So often glass art is forming an important link between old and new; modern and ancient architecture, old and new ideas, contemporary and traditional decoration. My latest project is a link between all of these.

The suspended artwork for St Michael’s Church, set within the idyllic surrey village of Betchworth, will complete the newly re-ordered vestry.

Large glazing panels will grace a void between a bespoke oak folding screen, and the majestic roof beams overhead.

St Michael's Church Betchworth

St Michael’s Church Betchworth

The art which is in progress at present focuses on the theme of St Michael. It will reside in the musical hub of the church, adjacent to a beautiful new organ case. The glass art will be complete with its own choir of trumpets, in an etched, polished, semi-abstract, and monochromatic design.

If Turner had had a spraygun – he would have used it!

A surge in the use of the word ‘craft’ has caused creatives to look hard at the core ‘hands-on’ aspects of their trades.   The term has overtones of looking backwards, espousing heritage techniques as hallowed foundations to our craft.  But not necessarily!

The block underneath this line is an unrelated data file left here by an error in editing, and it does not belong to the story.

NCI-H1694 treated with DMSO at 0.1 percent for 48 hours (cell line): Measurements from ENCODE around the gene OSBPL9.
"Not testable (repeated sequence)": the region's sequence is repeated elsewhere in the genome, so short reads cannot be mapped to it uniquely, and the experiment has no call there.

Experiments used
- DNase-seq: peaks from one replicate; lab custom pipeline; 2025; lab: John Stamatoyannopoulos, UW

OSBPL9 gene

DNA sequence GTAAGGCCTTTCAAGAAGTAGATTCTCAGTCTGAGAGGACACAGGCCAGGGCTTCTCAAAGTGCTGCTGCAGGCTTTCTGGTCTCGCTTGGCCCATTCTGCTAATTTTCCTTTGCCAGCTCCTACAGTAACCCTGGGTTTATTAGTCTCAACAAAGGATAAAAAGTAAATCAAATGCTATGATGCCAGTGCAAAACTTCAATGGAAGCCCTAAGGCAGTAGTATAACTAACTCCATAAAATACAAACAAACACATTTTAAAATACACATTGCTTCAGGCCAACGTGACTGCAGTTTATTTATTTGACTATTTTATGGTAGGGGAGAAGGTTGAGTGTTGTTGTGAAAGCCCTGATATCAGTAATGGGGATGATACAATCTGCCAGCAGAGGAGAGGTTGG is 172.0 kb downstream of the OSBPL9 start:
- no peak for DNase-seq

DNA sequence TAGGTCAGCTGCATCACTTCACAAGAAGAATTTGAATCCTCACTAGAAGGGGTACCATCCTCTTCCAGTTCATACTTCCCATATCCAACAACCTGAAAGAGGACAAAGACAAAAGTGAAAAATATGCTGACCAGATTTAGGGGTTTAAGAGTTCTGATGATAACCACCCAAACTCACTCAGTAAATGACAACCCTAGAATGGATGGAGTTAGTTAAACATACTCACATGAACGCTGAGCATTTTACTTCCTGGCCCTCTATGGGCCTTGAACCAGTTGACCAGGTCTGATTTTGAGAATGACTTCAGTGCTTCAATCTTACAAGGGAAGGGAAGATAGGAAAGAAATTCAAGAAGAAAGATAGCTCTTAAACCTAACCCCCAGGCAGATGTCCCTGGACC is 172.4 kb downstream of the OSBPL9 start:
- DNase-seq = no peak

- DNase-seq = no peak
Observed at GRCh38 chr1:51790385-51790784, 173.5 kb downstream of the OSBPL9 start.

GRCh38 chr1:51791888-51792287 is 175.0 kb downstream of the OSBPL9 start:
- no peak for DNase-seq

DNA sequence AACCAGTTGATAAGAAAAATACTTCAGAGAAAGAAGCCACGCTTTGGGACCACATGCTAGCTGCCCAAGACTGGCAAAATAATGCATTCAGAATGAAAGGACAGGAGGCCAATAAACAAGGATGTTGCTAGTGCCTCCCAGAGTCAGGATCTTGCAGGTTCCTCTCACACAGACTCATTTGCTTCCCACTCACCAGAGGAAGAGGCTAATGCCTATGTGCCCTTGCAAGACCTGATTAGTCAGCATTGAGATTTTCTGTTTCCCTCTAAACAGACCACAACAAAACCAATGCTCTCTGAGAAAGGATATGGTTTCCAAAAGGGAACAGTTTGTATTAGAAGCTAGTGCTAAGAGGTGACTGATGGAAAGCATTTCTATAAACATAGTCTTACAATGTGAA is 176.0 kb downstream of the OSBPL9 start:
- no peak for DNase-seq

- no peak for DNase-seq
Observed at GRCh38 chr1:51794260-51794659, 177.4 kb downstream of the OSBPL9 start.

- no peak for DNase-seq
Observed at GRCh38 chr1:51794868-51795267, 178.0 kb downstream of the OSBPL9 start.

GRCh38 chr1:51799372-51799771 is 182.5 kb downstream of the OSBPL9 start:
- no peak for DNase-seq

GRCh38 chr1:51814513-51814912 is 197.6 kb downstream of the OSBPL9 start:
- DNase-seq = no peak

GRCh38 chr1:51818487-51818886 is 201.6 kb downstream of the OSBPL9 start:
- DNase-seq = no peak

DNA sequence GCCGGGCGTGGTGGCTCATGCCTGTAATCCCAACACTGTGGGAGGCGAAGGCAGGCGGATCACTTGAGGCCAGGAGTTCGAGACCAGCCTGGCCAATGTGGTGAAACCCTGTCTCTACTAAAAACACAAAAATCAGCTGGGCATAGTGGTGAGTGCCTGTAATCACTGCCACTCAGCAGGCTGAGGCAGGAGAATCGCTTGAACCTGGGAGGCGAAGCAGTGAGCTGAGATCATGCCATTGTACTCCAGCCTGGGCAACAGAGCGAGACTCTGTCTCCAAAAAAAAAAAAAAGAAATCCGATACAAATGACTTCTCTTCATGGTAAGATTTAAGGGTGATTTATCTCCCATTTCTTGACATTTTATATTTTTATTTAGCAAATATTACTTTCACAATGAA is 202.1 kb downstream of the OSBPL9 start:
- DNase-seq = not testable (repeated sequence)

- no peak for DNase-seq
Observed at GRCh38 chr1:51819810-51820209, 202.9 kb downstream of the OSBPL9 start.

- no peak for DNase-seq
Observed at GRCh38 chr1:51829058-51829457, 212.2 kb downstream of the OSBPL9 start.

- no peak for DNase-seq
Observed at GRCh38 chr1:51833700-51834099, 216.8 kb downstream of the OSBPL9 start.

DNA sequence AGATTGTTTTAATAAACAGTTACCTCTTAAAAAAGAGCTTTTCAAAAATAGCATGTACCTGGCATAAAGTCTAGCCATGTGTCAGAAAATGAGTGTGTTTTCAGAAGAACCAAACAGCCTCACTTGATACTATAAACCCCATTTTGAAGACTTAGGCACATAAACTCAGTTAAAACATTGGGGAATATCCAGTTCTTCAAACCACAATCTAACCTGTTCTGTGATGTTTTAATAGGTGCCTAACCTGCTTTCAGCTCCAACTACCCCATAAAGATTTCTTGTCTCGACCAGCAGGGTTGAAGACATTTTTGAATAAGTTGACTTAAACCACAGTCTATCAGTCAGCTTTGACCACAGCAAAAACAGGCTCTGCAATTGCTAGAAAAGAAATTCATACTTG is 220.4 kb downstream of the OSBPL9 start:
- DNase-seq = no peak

Crossing technical boundaries has long been important to me because the locations of my commissions range from the most modern of buildings to the most ancient of structures.


Blending is the key, blending ideas old and new.  Not thinking it’s a matter of Traditional -v- Contemporary.  Embellishing the qualities of the traditional with the opportunities of the contemporary keeps a designer/maker able to change as architecture has changed.

Good contemporary artists – of any era – use all available resources to create their work.  In the tradition of the designer I focus on the vision of the installed design, but in the mould of tomorrow’s maker I will use any and all opportunities available for creating my designs. Taking full opportunity and full advantage of all creative approaches – traditional and contemporary.